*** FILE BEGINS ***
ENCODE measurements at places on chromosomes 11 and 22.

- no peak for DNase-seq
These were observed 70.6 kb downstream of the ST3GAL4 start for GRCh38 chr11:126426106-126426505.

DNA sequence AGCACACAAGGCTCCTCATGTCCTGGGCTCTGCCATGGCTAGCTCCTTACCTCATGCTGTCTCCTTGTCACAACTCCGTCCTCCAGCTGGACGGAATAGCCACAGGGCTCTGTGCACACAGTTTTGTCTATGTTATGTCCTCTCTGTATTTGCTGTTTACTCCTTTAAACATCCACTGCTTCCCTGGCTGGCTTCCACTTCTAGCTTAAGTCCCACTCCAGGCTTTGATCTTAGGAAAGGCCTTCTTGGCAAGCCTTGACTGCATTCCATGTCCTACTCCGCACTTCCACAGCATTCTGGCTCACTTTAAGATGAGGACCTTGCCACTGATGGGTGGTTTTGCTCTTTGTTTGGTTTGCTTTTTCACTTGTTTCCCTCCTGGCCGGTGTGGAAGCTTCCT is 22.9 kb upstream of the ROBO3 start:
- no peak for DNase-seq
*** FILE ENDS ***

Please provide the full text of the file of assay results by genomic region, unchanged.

ENCODE measurements at places on chromosomes 11 and 22.

- no peak for DNase-seq
These were observed 70.6 kb downstream of the ST3GAL4 start for GRCh38 chr11:126426106-126426505.

DNA sequence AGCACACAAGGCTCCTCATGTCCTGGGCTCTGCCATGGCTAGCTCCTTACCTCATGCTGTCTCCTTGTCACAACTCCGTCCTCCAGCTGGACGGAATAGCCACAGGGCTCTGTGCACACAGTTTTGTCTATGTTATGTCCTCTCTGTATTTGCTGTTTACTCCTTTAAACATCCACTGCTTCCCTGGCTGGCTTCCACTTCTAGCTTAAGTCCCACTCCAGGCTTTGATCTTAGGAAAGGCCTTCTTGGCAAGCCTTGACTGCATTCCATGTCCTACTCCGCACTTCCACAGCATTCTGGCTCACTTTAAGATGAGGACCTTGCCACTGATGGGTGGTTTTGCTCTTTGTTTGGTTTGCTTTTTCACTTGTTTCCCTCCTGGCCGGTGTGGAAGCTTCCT is 22.9 kb upstream of the ROBO3 start:
- no peak for DNase-seq